There are 36 strategic sites on the North West Development Agency's list of priority development areas in the region. Nine of these are in Greater Manchester. Not one is in Stockport.
It's too easy to knock Stockport as an under performing town punching below its weight compared to its M60 neighbours. Affluent residents, strong workforce and excellent transport links suggest it should be a runaway success in its own right. The boom years, however, largely passed it by.
At last the picture is changing: underlined by the forthcoming 45,000 sq ft civic centre, new buildings for Stockport College, BAM Properties' 50,000 sq ft office at St Peter's Square – nearly half of it let to Sky recently – and interest in redeveloping the former Royal Mail sorting office on the A6.
Confidence is also helped by the imminent arrival of Eamonn Boylan as chief executive of the council, having been part of Sir Howard Bernstein's inner team at Manchester City Council and latterly working with the respected Sir Bob Kerslake as deputy chief executive of the Homes & Communities Agency.
Ken Bishop, director at DTZ, is advising Stockport Council on its office strategy. He said: "Developers missed the opportunity in the past decade to make more of Stockport. It has material advantages in its mainline rail station and proximity to the airport. I am optimistic about the prospects for Stockport in the next five or ten years and it could well figure as the best performing town in Greater Manchester."
The elephant in the room remains the £500m Bridgefield retail-led scheme which collapsed before it had begun in summer 2008 with the withdrawal of preferred developer Lend Lease. Critics and supporters continue to argue over whether it should ever have been proposed in the first place.
Mark Rawstron, director at GVA Grimley, LPA receiver running the rival Merseyway shopping centre that forms the bulk of the retail core, says Bridgefield's failure was a blessing in disguise. "Lend Lease pulling out of Bridgefield was actually the best thing for Stockport town centre. If it had been built it would have been the death of Merseyway shopping centre."
Bradford & Bingley appointed GVA Grimley as receiver after the former owner, a special purpose vehicle controlled by prolific investor Simon Halabi, breached a reported £100m loan on the scheme.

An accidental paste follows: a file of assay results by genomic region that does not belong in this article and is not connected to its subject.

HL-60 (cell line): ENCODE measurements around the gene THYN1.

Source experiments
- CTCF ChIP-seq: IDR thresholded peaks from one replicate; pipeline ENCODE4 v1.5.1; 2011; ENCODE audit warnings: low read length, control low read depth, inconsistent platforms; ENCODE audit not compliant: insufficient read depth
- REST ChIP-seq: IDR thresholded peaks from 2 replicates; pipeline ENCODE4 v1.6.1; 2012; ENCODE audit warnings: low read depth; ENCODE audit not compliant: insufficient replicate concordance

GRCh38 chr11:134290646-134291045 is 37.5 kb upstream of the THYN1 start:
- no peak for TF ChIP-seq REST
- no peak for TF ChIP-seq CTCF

Rawstron adds: "Bridgefield won't happen. It's not realistic to expect these grand projects to get off the ground in the next five- to ten-year cycle. There is not the retailer demand, not the rental levels, the investment yields or the development funding."
Nicola Turner, head of town centre and major developments at the council, says plans are being worked up for a reduced, piecemeal development at Bridgefield. Details will be announced in 2010, according to Turner.
Simon Bedford, partner at Drivers Jonas Deloitte, advisor to Stockport Council, adds: "Delivering a major retail scheme in the town centre is still very much an objective for Stockport. The difference now is that the strategy for doing so is supported by a focus on both housing and job creation that will help fuel demand for a new 'Bridgefield'.
"Stockport has already started to diversify, putting it well on course to achieve its ultimate goal. The Covent Garden Village project is set to deliver several hundred new homes in the town centre over the next few years.
"A huge part of Stockport's appeal to occupiers is its transport interchange including the fast train connections to London. Network Rail has recently confirmed funding for further improvement to the Station. This will help renovate the station and strengthen the town's offering."
Meanwhile, the revamp of the leisure complex Grand Central by Targetfollow is no nearer a definitive start date and the former Ritz cinema site on Piccadilly and Fletcher Street has failed to sell in six months on the market through agents DTZ. Hotel consents exist on half a dozen other sites but construction has yet to begin on any.
The signs are Stockport is turning the corner but is not in new territory quite yet.